Refi bubbles in markets for fixed, relatively illiquid assets such as homes are especially dangerous, because highly leveraged homeowners are usually unable to incrementally deleverage their positions. When home prices were rising, through the mid-2000’s, homeowners were able to steadily become more leveraged by refinancing, but were unable to deleverage other than by defaulting once housing prices began to fall. This ratchet effect in accumulated housing debt through cash-out refis during the housing boom, with no reciprocal ability to deleverage when prices fall, helped to magnify the severity of the bust. 

Researchers at the National Bureau of Economic Research (NBER) have estimated the economic damage from the refi bubble in home finance during the 2000’s housing boom and resulting financial crisis at $1.2 trillion. Federal Reserve economist Steven Laufer found that in the L.A. housing market 30% of home mortgage defaults during the housing bust could be attributed directly to homeowner overleveraging and equity extraction through the cash-out refi bubble in home mortgages.  

Interest Rates and Refi Bubbles

The ongoing cost of borrowed funds is the interest rate charged by the lender and paid by the borrower. If interest rates, in general, have been declining in an economy, borrowers may find that current rates are much lower than they were at the time their loan was taken out. In this case, borrowers can lower the interest rate on their loan by working with a lender to refinance their debt. In a typical refinance, the borrower finds a lender offering better loan terms, usually a lower interest rate. The borrower then takes out a new loan with the lender that is used to pay off the old loan, and then repays the new loan according to its terms.

For example, assume Tom took out a hypothetical 30-year mortgage loan 10 years ago that charged an interest rate of 7.5%. The economy has since entered recession, and the central bank took steps to spur spending and economic growth, resulting in lower interest rates. The interest rate on a hypothetical 20-year mortgage is now 3.5%. Tom could refinance his loan, paying off what is left of his original mortgage with the new mortgage for the same amount at the lower 3.5% interest rate. There are fees and costs associated with refinancing, and borrowers should weigh the savings in interest costs against these fees and costs to ensure the refinance is sensible.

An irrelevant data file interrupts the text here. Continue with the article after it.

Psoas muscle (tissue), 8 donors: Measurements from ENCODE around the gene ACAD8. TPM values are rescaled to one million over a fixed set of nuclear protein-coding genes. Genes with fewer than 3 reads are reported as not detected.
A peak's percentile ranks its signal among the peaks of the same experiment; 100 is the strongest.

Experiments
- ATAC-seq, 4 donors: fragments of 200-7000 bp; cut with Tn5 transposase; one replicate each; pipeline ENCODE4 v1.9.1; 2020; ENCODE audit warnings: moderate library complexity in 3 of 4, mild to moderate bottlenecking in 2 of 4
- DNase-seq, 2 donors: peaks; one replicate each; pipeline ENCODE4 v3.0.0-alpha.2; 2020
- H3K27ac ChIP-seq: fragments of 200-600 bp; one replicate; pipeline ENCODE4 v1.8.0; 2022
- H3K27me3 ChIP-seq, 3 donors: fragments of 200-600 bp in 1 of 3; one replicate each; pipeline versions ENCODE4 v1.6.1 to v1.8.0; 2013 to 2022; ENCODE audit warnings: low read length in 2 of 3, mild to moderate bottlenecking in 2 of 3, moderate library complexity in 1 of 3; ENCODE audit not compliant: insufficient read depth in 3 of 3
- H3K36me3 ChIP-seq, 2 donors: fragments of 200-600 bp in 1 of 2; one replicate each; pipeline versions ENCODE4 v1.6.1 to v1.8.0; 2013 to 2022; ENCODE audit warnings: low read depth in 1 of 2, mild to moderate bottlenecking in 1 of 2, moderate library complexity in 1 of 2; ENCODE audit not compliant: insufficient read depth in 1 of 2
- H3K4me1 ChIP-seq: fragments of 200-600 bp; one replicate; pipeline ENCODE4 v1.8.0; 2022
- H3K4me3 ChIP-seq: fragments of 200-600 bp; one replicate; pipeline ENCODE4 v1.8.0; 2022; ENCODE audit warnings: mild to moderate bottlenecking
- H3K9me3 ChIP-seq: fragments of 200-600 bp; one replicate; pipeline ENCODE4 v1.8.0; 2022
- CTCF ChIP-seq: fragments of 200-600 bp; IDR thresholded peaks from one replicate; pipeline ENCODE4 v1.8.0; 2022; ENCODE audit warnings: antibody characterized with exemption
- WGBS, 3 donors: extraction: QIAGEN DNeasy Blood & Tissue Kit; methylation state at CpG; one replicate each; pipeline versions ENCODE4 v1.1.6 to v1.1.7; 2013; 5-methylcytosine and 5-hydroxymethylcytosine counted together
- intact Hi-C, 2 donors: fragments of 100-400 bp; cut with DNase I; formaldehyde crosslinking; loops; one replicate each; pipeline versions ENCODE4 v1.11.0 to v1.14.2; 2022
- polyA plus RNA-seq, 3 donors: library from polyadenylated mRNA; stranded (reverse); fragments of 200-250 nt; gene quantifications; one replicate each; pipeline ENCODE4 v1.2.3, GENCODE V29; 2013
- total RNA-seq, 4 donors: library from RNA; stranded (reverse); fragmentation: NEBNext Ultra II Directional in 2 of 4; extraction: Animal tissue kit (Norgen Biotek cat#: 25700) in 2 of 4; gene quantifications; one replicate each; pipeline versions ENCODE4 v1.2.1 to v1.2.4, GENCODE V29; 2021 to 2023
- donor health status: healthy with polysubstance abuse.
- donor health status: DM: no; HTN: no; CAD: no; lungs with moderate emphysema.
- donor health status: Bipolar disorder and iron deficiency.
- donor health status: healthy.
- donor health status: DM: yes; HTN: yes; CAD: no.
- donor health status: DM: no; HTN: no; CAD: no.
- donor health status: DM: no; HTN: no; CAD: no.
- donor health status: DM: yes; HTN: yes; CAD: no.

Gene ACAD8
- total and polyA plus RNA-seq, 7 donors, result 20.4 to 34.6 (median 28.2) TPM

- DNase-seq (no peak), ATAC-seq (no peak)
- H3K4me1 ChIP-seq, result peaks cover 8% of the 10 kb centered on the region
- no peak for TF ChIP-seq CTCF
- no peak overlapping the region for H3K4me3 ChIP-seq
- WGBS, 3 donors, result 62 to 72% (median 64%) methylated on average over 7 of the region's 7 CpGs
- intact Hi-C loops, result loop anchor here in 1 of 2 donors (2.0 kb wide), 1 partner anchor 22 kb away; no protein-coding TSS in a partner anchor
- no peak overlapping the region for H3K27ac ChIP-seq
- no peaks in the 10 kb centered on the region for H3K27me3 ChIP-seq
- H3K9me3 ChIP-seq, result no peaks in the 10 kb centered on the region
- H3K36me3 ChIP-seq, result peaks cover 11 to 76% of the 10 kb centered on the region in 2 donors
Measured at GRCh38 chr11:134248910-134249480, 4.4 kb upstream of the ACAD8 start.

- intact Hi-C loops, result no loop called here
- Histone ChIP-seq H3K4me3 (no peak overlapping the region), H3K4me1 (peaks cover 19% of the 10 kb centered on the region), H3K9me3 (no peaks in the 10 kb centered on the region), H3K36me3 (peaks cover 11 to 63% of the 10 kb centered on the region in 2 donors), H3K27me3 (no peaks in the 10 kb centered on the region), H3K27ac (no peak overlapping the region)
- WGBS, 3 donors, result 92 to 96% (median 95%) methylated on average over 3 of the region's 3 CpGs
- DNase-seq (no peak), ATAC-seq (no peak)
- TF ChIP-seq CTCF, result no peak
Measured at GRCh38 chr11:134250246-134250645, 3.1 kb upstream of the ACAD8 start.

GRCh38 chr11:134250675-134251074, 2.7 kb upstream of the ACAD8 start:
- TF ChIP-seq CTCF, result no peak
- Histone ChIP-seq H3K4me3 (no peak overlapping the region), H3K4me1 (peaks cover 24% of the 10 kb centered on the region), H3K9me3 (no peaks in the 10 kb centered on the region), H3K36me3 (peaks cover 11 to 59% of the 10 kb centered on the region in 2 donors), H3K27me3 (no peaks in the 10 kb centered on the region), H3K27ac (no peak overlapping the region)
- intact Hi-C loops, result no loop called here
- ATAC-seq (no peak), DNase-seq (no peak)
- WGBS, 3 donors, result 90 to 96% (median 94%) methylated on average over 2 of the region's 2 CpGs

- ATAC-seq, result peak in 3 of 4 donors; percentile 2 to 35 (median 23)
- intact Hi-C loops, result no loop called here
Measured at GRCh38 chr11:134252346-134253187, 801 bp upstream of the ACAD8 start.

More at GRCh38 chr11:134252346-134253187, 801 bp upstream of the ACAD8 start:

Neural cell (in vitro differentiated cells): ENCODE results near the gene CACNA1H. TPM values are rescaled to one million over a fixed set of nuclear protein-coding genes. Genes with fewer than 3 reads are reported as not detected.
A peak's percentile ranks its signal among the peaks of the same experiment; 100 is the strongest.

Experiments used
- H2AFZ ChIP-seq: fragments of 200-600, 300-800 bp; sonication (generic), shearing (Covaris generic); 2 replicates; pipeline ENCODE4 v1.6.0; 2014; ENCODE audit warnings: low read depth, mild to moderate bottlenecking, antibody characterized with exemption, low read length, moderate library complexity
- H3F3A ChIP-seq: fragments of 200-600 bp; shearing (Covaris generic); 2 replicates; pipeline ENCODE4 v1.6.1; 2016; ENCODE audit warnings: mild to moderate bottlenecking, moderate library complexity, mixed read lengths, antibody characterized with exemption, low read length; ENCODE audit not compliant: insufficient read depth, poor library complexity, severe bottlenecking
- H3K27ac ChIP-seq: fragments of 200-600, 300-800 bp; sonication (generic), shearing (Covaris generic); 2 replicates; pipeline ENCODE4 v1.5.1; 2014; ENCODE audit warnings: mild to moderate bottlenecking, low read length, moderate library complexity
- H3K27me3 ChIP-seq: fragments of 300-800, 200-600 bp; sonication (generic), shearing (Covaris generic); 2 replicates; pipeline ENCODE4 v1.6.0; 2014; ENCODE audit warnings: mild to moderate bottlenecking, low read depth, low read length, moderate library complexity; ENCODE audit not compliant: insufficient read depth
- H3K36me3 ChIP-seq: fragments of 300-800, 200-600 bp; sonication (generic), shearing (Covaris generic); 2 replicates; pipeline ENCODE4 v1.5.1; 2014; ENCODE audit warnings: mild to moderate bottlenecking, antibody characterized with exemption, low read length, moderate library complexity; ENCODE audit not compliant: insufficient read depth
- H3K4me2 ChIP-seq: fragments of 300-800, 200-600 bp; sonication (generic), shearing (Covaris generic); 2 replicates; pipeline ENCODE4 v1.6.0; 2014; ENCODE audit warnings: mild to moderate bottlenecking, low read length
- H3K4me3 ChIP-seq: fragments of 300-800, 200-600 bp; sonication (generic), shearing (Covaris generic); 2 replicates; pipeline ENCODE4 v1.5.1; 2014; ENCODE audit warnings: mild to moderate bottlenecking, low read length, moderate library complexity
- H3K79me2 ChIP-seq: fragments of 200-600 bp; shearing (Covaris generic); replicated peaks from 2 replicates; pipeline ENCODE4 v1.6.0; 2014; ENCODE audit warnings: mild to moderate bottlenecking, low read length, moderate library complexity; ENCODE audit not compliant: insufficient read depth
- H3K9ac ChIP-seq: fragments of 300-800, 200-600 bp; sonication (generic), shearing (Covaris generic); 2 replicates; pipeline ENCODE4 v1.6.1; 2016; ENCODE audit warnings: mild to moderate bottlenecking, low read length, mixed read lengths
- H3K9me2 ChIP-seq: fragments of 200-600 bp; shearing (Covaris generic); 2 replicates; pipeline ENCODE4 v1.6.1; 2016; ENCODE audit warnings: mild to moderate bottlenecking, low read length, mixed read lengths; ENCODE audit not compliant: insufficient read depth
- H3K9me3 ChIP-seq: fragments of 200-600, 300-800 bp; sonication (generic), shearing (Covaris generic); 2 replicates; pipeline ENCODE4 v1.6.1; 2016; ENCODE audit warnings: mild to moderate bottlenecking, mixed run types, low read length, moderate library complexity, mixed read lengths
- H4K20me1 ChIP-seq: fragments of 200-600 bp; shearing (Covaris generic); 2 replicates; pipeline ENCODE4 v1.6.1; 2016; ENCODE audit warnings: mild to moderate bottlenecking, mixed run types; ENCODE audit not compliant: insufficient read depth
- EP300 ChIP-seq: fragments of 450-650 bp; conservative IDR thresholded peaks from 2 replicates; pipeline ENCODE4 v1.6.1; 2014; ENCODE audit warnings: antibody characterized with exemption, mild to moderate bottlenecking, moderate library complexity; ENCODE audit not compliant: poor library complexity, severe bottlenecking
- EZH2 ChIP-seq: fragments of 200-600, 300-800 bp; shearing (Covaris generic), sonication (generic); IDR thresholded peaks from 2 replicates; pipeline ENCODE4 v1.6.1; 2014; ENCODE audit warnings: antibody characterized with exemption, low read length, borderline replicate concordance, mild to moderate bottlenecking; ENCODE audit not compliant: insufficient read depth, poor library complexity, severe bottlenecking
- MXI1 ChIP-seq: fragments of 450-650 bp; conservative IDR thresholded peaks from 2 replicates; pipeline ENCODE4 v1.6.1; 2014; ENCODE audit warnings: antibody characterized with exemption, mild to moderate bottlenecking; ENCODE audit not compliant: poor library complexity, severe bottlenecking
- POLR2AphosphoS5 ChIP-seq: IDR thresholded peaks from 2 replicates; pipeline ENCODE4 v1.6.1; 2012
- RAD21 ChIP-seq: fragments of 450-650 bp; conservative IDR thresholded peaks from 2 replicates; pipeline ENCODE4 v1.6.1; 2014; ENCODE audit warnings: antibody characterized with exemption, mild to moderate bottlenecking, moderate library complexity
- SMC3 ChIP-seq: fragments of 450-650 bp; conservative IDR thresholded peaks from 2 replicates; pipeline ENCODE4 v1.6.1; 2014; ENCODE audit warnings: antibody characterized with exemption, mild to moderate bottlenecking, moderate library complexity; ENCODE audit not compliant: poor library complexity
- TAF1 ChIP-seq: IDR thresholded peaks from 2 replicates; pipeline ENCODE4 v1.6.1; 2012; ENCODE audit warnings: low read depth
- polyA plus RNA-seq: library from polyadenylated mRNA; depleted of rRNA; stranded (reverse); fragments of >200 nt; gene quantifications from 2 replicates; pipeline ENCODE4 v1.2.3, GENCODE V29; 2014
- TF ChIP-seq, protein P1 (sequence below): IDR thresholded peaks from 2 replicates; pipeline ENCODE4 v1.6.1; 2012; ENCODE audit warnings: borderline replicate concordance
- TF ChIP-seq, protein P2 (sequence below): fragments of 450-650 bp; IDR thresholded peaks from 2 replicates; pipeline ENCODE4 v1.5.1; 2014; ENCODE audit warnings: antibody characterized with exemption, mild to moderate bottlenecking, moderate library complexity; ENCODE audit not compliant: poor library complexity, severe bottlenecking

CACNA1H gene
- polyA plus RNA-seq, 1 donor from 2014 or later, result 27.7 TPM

Refi bubbles track the general trend of interest rates in an economy, which are affected by a multitude of factors. When interest rates are rising, refinancing is unattractive, as borrowers would be taking out new loans with higher interest rates than their original loan, which would cost them more.

As interest rates fall, however, refinancing becomes an attractive option for borrowers, and refi bubbles occur. This scenario played out in late 1998 and early 1999, as interest rates in the U.S. dropped and many mortgage borrowers refinanced, causing a refi bubble. However, as rates moved up in mid- to late 1999, refinancing dropped by over 80%. 

Rising valuations may also lead to refi bubbles, such as with the rapidly rising real estate market of 2006. Home prices at the time were rising by 10% to 20% in some regions, and borrowers were refinancing old loans based on cheaper rates for new ones with a higher amount borrowed, giving them access to their equity.